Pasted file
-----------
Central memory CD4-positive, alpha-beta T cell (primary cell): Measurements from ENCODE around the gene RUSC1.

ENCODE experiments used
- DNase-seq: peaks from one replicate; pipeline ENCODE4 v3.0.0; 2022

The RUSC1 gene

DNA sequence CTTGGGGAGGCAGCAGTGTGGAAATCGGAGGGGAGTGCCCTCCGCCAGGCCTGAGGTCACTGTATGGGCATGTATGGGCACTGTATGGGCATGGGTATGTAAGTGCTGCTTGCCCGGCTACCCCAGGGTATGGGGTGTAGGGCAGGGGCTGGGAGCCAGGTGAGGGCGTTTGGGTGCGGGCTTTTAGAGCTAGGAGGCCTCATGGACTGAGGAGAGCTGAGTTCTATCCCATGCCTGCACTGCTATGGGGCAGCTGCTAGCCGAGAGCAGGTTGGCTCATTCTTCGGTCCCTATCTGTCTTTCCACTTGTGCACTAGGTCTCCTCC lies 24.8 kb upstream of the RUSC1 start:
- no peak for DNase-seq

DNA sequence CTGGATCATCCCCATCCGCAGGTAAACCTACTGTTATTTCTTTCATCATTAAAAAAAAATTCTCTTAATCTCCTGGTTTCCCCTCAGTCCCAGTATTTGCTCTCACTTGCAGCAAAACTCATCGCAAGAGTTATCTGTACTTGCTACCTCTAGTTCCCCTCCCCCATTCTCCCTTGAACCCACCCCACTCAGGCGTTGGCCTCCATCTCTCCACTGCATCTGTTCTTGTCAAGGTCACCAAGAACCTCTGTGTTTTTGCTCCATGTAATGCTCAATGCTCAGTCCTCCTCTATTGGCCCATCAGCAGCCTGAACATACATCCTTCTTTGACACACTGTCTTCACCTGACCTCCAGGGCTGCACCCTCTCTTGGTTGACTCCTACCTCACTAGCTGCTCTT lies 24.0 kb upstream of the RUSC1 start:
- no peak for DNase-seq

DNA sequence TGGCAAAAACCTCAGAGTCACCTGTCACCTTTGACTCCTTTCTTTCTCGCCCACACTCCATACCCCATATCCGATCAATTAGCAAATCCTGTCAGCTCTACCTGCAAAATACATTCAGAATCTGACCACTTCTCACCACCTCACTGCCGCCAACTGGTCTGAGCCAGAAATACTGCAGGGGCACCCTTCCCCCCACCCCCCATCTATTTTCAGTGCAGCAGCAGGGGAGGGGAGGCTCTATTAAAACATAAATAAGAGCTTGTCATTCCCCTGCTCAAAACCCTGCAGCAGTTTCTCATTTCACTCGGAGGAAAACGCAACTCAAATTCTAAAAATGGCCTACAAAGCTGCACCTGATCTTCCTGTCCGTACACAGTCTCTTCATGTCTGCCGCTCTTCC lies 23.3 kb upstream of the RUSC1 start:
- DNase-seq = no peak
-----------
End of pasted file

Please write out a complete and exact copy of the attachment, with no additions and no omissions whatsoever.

Central memory CD4-positive, alpha-beta T cell (primary cell): Measurements from ENCODE around the gene RUSC1.

ENCODE experiments used
- DNase-seq: peaks from one replicate; pipeline ENCODE4 v3.0.0; 2022

The RUSC1 gene

DNA sequence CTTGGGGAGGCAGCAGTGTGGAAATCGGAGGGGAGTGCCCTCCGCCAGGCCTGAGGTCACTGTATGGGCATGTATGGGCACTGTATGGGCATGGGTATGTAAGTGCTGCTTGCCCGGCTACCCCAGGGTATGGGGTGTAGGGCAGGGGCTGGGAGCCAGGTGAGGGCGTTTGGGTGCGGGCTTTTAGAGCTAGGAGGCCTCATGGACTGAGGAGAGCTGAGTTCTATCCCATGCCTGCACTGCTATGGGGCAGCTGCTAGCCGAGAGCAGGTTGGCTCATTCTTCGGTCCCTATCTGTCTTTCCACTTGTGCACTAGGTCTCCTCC lies 24.8 kb upstream of the RUSC1 start:
- no peak for DNase-seq

DNA sequence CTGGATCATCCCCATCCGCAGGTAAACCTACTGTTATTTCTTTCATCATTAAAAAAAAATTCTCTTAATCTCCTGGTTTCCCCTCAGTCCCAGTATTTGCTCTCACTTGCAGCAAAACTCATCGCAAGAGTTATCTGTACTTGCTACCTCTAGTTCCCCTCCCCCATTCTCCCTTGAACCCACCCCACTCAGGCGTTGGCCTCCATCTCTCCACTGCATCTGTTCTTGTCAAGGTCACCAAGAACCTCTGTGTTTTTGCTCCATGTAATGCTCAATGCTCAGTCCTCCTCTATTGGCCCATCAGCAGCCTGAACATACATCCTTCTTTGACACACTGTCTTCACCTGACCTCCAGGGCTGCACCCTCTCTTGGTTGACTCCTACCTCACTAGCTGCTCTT lies 24.0 kb upstream of the RUSC1 start:
- no peak for DNase-seq

DNA sequence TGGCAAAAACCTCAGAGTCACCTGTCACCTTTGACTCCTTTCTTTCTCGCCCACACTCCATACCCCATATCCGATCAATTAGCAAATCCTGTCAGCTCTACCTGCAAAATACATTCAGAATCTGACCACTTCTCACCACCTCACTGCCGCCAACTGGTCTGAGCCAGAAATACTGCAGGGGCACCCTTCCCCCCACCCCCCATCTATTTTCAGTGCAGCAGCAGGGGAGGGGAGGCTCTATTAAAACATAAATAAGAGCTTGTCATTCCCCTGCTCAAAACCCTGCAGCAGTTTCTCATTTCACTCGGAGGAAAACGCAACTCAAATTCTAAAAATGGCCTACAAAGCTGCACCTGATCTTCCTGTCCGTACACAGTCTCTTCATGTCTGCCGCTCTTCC lies 23.3 kb upstream of the RUSC1 start:
- DNase-seq = no peak